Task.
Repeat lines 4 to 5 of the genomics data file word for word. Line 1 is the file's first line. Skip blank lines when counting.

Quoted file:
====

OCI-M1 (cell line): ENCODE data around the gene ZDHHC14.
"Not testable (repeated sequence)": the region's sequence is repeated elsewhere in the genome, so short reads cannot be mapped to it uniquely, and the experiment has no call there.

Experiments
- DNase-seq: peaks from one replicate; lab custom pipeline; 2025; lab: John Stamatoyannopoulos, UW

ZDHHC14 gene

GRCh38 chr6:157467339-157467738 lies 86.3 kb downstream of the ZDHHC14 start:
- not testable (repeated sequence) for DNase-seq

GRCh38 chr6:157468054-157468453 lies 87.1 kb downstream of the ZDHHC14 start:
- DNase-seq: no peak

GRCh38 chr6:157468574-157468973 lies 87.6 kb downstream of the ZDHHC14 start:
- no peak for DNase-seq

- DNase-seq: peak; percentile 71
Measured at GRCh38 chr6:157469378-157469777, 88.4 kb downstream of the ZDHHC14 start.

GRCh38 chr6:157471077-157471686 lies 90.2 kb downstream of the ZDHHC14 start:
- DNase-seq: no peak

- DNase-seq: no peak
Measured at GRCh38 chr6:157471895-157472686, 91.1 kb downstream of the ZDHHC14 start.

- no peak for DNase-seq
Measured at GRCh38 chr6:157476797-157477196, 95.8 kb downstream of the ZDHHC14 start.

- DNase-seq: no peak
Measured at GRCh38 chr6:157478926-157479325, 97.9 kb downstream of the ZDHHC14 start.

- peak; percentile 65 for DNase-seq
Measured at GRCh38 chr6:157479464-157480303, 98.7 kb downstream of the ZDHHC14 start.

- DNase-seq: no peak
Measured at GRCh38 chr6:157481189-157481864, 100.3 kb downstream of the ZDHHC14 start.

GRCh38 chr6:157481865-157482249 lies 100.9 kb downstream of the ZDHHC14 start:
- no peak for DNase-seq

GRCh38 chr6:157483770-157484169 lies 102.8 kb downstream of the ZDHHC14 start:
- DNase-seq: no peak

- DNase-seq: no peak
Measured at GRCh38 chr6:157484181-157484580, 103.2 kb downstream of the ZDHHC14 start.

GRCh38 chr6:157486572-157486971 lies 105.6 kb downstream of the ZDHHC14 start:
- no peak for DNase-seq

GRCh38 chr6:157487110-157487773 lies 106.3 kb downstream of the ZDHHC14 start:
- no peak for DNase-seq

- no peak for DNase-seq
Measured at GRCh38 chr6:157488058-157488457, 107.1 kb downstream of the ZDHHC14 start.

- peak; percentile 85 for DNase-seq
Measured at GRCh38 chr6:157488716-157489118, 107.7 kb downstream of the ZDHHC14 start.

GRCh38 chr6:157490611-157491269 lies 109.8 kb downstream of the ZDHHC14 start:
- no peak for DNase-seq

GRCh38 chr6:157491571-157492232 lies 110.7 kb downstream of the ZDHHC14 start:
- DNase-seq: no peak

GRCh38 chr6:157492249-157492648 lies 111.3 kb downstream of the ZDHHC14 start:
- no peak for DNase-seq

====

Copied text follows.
- DNase-seq: peaks from one replicate; lab custom pipeline; 2025; lab: John Stamatoyannopoulos, UW

ZDHHC14 gene